With over half of business people saying they can’t concentrate for more than half an hour on a video call, how can we truly engage those with whom we are speaking and break down the digital barrier?
There is no doubt that flexible working offers many benefits for companies and employees alike. While businesses can save money on office space, employees are finding a new level of flexibility within their work, and in most cases enjoying the benefits of working from home, at least a few days a week. But this can lead to challenges too – not least a lack of engagement in online meetings and the lowering of standards in the office itself.
After such a long period in which digital meetings were the only option, businesses across industries are realising the time-saving, efficiency benefits video calls can offer as a permanent solution. Why travel an hour each way for a one-hour meeting, when you can simply ‘log on’ for the call itself, and use the remaining two hours for more valuable work – or personal priorities?
But undoubtedly, as we get further into this digital experiment, the cons of working from home – as well as the pros – are becoming more apparent. We recently conducted new research amongst workers for the Showpad State of Selling report, which highlighted significant issues in ensuring colleagues, clients eand prospects are fully engaged in video calls.
The research found that eight in ten employees say they are more easily distracted in virtual meetings. Meanwhile three quarters admit that they turn webcams off during meetings to hide what they are doing – invariably they are multitasking. Over half (57%) admit that they turn off the screen to ‘play on their phones’ whilst 48% admit making food or drinks in the background.
Most of us have been on calls where cameras are turned off abruptly – and the research demonstrates that when this does happen, chances are, the colleague on the other end is not listening to what you’re saying. At the more worrying end of the scale, 12% say they’ve even slept during a virtual work meeting, and 7% have even consumed alcohol.
There are consequences to all of this for workers – many admit to having accidentally said something regrettable when they thought their microphone was muted, or to having done something embarrassing because they forgot the webcam was on. Indeed, 4% say they have actually lost a job as a result of a virtual call-related faux pas.
Becoming accustomed to virtual calls also has ramifications for in-office behaviour. About three quarters (74%) say they’ve observed that standards of behaviour in the office are slipping – most notably due to staff looking at phones in meetings, not being well presented, reduced attention spans, and compromised presentation skills.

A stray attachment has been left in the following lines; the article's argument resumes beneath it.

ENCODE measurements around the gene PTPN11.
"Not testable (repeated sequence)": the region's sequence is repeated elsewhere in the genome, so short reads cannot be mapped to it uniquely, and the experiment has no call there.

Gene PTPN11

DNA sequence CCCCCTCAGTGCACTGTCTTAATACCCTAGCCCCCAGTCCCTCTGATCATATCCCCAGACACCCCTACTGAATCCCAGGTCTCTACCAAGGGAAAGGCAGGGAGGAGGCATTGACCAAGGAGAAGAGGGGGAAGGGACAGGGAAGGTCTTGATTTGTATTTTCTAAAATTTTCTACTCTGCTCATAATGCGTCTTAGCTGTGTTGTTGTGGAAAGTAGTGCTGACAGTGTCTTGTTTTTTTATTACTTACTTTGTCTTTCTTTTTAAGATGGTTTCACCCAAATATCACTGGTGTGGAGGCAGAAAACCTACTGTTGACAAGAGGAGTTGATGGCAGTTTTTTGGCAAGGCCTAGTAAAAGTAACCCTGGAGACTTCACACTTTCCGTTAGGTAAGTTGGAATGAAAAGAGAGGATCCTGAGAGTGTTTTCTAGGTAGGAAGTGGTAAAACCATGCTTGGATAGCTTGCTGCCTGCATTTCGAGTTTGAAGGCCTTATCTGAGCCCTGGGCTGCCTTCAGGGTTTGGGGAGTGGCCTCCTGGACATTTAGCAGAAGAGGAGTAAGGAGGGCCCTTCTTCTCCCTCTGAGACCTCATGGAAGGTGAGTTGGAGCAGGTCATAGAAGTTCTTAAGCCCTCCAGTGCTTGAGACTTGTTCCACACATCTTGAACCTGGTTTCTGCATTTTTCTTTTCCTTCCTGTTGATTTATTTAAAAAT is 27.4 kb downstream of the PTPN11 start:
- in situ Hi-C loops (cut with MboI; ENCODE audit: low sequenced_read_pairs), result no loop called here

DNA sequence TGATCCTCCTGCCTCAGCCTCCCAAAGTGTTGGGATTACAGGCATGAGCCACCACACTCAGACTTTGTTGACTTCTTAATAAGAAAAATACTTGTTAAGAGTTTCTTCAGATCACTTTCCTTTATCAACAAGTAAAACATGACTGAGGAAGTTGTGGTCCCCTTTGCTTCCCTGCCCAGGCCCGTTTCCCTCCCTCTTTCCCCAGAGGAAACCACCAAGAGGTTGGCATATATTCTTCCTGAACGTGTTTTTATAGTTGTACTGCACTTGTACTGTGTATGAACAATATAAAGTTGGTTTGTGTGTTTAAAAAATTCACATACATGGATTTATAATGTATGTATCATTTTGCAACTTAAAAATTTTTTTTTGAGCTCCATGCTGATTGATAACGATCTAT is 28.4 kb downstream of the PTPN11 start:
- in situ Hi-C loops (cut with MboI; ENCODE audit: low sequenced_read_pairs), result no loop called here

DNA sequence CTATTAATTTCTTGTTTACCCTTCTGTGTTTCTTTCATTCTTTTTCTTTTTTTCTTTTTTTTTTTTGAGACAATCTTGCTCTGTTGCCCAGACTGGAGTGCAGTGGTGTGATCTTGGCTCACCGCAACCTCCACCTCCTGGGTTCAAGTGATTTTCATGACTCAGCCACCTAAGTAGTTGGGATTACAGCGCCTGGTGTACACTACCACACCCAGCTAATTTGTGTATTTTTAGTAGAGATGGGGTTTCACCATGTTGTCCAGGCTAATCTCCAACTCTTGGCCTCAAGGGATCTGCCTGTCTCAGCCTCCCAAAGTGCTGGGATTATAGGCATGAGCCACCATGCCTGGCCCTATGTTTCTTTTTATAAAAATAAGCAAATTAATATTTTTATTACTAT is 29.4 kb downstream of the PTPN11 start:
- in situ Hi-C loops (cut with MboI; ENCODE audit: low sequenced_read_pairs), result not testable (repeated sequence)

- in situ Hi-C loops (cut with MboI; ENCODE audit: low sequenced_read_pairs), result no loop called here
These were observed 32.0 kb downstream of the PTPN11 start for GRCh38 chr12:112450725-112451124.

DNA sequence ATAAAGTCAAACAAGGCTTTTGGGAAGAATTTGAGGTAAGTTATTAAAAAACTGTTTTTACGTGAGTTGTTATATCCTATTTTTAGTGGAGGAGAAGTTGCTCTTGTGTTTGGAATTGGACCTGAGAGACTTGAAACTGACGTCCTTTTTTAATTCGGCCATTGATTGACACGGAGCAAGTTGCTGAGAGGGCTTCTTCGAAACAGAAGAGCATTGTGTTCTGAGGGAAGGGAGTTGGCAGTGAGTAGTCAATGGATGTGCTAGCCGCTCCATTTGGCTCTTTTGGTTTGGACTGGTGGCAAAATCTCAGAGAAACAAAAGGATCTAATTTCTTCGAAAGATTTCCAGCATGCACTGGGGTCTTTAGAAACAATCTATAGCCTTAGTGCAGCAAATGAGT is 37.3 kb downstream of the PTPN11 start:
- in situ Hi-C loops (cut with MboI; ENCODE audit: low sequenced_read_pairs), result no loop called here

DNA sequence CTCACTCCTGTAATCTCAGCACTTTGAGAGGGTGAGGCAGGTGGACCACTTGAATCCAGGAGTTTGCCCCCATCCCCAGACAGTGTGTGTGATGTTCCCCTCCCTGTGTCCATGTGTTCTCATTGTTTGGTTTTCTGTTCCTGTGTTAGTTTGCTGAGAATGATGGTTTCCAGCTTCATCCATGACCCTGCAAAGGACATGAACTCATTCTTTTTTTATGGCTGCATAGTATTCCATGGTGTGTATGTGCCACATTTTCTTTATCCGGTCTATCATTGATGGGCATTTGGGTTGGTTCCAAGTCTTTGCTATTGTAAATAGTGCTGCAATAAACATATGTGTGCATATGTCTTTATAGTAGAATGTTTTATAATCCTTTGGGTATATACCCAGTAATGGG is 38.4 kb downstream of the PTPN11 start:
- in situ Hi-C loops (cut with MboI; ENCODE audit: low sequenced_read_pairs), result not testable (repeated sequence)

But it could also be impacting a business’s bottom line, and raises big questions about how to engage those to whom you are speaking and what can be done to improve the quality of digital interactions. Whilst technology is partly to blame for the issues mentioned, the reality is that the digital transformation is happening at pace and, as such, technology could help provide a solution.
Asynchronous selling, for example, can offer strong benefits. Rather than lengthy meetings, employees can communicate internally or to prospects and clients by sending video messages. It allows them to record the message at a time which suits, encourages brevity, and allows for a re-watch – and a re-record – to fine-tune and ensure content is engaging (key in the world of selling). Recipients can then view and respond at a time that’s most convenient, and re-watch if they find their mind wandering on first viewing. This can lead to fewer distractions, and increases efficiency and the speed of information delivery.
If businesses can nail digital interactions, the benefits will follow – as it is what buyers now demand. Indeed, 87% of buyers have also told us that they now prefer to be sold to virtually. Clearly it’s just a case of ensuring the content of such interactions is engaging. And this applies whether a business is an SME or enterprise level, with 85% of those responsible for more than £10m in purchases a year saying there is now no need for the traditional ‘face-to-face’ meetings with sales reps.
There’s no silver bullet here – but as the compromises of working from home become more apparent, businesses need to get ahead of the curve to keep engagement high and provide the sort of digital experience their employees, clients and prospects will value.